To my mind, the mid-to-late 90’s were largely (though hardly exclusively) about fiddly, rules-medium-to-heavy systems. In the earlier part of this decade, D&D 3.5 and Exalted weren’t Rolemaster or HERO System, but neither were they Risus.
It definitely seems we have seen a swing in recent years more towards simpler mechanics in games. That’s not to say there isn’t room for Pathfinder or FantasyCraft, but at least online I tend to see more and more gamers (including yours truly, a grizzled Rolemaster aficionado) espouse the virtues of rules-lighter games. Of course, we’re all getting older, aren’t we? We don’t have the time (we think) to master the volumes of rules we pored over when we were in high school or before the rugrats came along.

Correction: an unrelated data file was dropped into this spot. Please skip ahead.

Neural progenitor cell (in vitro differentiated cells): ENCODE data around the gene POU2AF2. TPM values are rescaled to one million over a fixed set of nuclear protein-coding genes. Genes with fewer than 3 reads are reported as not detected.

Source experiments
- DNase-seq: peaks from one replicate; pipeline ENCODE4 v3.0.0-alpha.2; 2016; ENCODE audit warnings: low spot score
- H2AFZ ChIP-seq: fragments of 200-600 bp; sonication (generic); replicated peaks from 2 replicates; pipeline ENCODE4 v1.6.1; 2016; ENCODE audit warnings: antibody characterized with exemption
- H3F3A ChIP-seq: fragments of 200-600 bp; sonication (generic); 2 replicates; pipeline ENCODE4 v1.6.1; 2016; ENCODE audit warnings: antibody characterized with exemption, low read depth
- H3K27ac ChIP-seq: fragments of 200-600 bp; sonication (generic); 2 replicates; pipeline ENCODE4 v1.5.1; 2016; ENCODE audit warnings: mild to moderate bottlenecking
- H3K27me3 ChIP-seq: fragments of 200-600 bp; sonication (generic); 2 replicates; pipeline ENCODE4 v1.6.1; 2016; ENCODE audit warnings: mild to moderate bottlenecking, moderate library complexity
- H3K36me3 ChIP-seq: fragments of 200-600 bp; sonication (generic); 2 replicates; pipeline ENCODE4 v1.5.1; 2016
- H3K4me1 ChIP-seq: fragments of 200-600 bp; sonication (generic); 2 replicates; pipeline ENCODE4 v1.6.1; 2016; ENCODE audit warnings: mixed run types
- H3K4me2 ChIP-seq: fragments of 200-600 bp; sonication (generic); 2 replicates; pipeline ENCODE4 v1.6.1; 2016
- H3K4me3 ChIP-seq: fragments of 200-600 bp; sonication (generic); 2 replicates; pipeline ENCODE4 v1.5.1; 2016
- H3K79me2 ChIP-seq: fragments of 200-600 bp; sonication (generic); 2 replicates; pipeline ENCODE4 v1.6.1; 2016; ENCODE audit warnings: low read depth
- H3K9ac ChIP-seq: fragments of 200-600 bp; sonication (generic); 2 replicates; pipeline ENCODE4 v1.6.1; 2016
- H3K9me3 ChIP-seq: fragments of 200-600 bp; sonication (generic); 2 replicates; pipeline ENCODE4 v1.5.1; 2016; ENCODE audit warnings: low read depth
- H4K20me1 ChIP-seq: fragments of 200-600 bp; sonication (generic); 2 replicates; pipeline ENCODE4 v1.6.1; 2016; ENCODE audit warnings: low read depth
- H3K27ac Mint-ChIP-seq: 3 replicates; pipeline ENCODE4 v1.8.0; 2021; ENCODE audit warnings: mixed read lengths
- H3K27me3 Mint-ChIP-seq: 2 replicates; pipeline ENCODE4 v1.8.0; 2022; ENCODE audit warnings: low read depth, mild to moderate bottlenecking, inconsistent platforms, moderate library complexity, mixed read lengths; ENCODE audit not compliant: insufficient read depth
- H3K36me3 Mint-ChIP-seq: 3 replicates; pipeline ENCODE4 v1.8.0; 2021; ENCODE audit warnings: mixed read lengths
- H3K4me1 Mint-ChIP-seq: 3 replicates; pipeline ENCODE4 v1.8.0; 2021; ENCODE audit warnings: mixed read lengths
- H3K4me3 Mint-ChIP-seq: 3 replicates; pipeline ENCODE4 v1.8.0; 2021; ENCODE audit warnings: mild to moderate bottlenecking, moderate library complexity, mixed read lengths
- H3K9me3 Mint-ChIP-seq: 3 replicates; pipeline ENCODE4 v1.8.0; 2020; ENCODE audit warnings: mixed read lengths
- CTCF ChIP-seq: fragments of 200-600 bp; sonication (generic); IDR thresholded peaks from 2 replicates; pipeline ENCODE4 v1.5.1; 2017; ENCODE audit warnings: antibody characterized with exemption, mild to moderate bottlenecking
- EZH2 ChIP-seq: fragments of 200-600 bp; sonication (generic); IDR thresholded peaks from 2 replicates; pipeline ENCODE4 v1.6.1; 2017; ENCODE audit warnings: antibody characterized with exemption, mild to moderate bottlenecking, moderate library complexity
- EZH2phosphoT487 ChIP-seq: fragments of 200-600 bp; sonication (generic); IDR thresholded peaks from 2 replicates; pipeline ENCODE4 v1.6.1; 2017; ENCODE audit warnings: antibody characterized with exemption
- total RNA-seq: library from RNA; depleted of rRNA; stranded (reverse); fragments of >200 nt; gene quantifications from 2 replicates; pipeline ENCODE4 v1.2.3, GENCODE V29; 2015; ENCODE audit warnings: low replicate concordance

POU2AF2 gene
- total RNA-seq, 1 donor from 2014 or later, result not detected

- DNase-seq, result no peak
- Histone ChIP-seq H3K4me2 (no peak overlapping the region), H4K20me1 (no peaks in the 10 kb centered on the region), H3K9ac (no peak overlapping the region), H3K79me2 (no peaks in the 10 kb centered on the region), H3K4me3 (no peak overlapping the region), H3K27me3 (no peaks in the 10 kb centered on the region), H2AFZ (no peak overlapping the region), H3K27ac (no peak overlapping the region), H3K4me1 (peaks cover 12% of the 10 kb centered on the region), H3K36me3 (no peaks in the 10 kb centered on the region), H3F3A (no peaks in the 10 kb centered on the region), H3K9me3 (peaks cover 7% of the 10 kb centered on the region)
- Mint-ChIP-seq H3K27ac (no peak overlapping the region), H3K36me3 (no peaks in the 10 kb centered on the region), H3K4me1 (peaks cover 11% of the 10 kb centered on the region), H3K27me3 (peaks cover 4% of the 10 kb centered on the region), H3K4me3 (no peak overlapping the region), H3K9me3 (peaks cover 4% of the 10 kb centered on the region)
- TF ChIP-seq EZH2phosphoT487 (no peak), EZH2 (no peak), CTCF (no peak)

Yet I wonder…will the pendulum swing the other way again? Will complexity return as the online tools to manage it become more an accepted part of our tabletop experience? It’d be interesting to see a Rolemaster resurgence, as thousands of players again discovered the joys of massive critical hit charts and Tripping Over Invisible Turtles.
I think if more rules-heavy games surge again (not that they’ve ever completely gone away), it will be because of computer aids or electronic products that automatically handle that complexity. We already have spreadsheets and some products that do these things—I think when they become an expected part of the game, rather than an exception for most groups, you’ll see some of the common complaints of rules-heavy systems (“they’re too hard to learn, they’re too complex for newbies, resolution/chargen/anything takes too long”) will fade away. There’s no reason that with the right equipment and/or personnel our complex rules systems can’t be run just as quick as rules-light games. The amount of time we have to game may lessen gradually as we get older, but the tools to maximize that time are promising indeed.